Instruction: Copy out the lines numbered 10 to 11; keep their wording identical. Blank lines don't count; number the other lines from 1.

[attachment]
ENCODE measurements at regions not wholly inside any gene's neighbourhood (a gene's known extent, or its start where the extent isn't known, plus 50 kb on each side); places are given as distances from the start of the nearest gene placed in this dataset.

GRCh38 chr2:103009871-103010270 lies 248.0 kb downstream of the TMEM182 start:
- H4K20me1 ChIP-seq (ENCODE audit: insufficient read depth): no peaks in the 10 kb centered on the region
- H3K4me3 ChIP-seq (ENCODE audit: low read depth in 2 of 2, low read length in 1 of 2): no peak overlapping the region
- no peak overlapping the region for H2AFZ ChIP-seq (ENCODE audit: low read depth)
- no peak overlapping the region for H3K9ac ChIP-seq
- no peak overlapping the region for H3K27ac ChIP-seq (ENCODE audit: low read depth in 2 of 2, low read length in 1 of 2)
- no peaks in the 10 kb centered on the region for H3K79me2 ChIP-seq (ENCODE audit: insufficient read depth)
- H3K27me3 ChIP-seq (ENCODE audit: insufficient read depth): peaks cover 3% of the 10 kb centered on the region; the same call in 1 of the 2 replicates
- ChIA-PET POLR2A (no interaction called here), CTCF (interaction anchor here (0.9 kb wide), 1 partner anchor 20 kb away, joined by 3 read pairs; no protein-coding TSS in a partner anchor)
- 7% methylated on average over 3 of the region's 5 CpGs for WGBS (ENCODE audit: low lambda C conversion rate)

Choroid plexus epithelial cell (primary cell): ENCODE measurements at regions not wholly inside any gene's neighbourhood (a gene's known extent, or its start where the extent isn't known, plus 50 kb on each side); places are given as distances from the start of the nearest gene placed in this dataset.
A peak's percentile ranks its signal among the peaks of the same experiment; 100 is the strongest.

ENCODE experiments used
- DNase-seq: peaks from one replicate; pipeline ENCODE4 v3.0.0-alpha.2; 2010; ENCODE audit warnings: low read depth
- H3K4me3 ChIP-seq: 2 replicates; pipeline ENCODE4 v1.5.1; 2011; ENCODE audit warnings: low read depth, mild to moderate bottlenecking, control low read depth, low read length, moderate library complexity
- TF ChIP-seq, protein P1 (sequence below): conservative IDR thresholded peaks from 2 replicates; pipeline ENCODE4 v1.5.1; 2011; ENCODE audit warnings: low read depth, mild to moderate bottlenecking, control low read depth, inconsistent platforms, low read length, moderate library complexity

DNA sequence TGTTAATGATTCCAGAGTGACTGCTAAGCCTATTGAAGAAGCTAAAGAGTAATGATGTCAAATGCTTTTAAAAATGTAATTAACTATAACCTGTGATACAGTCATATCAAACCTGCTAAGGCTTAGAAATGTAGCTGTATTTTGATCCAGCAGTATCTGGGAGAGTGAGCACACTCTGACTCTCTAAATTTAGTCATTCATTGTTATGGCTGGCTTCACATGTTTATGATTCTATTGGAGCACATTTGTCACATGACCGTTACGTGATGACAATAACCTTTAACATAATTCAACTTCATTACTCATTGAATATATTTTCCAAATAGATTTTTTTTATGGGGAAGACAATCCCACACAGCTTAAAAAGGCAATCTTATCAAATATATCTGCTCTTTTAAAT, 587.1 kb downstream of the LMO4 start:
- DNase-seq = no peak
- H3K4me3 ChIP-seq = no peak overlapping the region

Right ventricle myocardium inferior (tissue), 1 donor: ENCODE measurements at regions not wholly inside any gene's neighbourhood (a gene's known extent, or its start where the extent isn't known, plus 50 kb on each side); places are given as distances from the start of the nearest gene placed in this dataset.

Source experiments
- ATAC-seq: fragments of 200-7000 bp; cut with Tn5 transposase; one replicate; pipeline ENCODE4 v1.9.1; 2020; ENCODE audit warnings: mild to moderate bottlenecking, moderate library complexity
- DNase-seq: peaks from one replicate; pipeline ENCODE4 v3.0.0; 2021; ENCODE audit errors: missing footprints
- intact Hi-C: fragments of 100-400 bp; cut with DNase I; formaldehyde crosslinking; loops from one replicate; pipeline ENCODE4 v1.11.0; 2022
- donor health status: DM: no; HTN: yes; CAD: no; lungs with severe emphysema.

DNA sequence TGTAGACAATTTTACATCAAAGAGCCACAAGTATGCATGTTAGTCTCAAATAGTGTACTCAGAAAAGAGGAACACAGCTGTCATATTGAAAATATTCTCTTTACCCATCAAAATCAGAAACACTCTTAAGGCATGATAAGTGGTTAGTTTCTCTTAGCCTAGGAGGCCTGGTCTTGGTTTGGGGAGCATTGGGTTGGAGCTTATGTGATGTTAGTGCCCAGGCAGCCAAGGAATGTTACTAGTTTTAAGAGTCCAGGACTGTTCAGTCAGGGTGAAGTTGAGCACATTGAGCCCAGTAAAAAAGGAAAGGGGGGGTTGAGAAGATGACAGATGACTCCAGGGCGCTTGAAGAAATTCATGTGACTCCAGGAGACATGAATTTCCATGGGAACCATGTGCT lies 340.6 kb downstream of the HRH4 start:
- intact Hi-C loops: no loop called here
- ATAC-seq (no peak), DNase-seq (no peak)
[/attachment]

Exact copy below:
- ChIA-PET POLR2A (no interaction called here), CTCF (interaction anchor here (0.9 kb wide), 1 partner anchor 20 kb away, joined by 3 read pairs; no protein-coding TSS in a partner anchor)
- 7% methylated on average over 3 of the region's 5 CpGs for WGBS (ENCODE audit: low lambda C conversion rate)